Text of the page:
Its principles: excluding all procedures that are harmful to the environment, all use on non-renewable resources with effects on our health that are controversial at best, saving energy as much as possible, without producing any pollutant waste. The procedures involved? Esterification, saponification, fermentation, hydrolysis, ionic exchange, and neutralisation.

With green chemistry, we can produce or extract molecules by using plants (starch, algae, straw, oleaginous fruits…) or minerals (caustic soda…) instead of hydrocarbons and product ingredients that do not exist in nature in the same way. In natural and/or organic cosmetics, these are tensioactives, generally gentle and respect the skin: cold-saponified soaps which are the best things we can use to wash are a great example.  Green chemistry also allows us to obtain all of the ingredients necessary to preserve, stabilise and maintain quality of cosmetics that contain water, which is very vulnerable to contamination. Radish fermentation produced an antibacterial preservative, the esterifying of coconut oil produced glyceryl caprylate emulsifier.

These ingredients from natural origin can, even when not labelled, be organic or sustainably harvested. So they are ecological, respectful to the environment, our body and our skin. In short, they can be perfectly safe.

On the other hand, a natural ingredient can contain synthetic chemical substances if it has been farmed using pesticides, fertilisers, GMOs, or on contaminated land: hello heavy metals, hormonal disruptors and other fun stuff. It can even participate in environmental devastation like the famous palm oil. Basically, for our health as well as for our skin, natural doesn’t mean risk-free: some natural active ingredients are carcinogenic, hormonal disruptors, and so on. Aluminium salts in deodorants, even when natural, are just one example. Yikes, it was already complicated, but it’s getting even harder!

How do I check how natural my cosmetics are?

 

Today, a skincare product can claim to be natural without containing entirely natural ingredients. But also with no transparency relating to its ingredients and with no obligation in terms of their source or how they are made. The manufacturers aren’t lacking in inventiveness or audacity. Water is natural, that’s certainly true. But taking it into account so that a product that is 60% water is natural? Seriously?

The difficulty is knowing how all of these ingredients of natural origin were produced. In our eyes, although organic labels have less stringent requirements than those that we apply voluntarily, they still have one major use: they draw up a list of acceptable transformations. But they only really prohibit the heaviest processes. And this is the problem: knowing where to point the finger. What about sulfation? It allows you to turn castor oil into an emulsifying tensioactive from natural origin, but one that is irritant. In the same way, what should we think about procedures like hydrogenation which sometimes rely on heavy metals?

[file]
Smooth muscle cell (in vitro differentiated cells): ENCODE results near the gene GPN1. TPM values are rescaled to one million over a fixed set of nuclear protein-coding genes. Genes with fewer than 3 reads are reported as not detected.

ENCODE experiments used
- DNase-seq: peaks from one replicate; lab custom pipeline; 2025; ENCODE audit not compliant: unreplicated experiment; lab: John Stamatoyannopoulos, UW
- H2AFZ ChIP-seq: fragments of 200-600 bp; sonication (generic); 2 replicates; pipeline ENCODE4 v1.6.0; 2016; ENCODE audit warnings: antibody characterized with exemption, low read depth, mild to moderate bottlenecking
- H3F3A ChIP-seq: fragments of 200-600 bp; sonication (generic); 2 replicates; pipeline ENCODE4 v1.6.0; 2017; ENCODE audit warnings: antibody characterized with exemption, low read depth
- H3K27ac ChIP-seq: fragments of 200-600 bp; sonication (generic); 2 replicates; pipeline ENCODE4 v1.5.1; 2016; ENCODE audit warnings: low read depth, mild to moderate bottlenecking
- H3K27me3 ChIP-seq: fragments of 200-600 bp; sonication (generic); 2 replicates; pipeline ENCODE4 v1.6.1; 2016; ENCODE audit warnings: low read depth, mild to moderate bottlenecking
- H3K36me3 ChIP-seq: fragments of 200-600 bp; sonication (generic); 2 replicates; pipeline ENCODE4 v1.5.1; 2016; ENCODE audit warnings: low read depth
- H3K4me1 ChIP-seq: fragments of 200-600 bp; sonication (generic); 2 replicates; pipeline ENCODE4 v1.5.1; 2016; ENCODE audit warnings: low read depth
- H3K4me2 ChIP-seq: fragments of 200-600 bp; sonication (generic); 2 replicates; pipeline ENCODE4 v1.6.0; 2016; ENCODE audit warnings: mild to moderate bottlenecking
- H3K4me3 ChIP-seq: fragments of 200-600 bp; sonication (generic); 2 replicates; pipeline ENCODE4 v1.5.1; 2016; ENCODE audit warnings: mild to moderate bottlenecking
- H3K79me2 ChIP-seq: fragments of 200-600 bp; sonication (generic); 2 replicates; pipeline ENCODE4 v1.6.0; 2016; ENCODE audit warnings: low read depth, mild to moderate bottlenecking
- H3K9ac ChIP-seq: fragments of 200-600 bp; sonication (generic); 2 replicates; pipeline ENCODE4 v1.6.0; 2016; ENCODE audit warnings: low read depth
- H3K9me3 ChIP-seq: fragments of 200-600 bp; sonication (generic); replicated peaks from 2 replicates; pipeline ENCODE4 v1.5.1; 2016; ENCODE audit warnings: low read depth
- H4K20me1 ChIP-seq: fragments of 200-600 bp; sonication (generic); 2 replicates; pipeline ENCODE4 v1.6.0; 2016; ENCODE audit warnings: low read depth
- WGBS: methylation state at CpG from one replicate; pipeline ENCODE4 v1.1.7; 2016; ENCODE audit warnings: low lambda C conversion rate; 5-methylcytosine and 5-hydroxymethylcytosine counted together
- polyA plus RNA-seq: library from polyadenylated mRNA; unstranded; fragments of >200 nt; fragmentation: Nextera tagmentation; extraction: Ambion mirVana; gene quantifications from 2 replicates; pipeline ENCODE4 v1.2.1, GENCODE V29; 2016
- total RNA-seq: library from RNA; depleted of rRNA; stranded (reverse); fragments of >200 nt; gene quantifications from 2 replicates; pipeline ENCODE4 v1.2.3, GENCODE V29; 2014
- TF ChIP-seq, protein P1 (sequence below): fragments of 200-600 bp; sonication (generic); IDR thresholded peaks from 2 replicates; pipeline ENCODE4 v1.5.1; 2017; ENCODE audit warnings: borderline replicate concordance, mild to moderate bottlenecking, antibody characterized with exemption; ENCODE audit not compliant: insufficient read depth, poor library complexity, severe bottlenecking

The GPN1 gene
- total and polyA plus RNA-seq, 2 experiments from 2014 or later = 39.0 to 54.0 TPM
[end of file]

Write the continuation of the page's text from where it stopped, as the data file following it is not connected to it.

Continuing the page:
Basically, we always end up coming back to the same idea: be wary of marketing slogans. For each ingredient, ask these questions:

  • Is it natural or from natural origin?
  •  If it is natural, is it organic or sustainably harvested?
  • If it is from natural origin, how is it obtained, which procedures does it involve? Do they reslect my health, and the environment? In which ways do they alter the original substance? Is the ingredient obtained credible and beneficial for my skin and health?

It’s not always easy to be an informed consumer! Which ingredients should you trust? The INCI list, charts, brands that are transparent when it comes to their specifications and the origin of their ingredients. And if you are missing some information, ask. At oOlution, we only use organic or sustainably-harvested and natural ingredients and only our preservatives and stabilisers from natural origin. All of our ingredients are obtained through green chemistry, without the use of palm oil which is, unfortunately, still used far too often in green chemistry. Being transparent right until the very end, on our product indexes you can identify all of our ingredients in a flash. And if you still have doubts, we would be more than happy to respond to any of your questions!

This post is also available in french.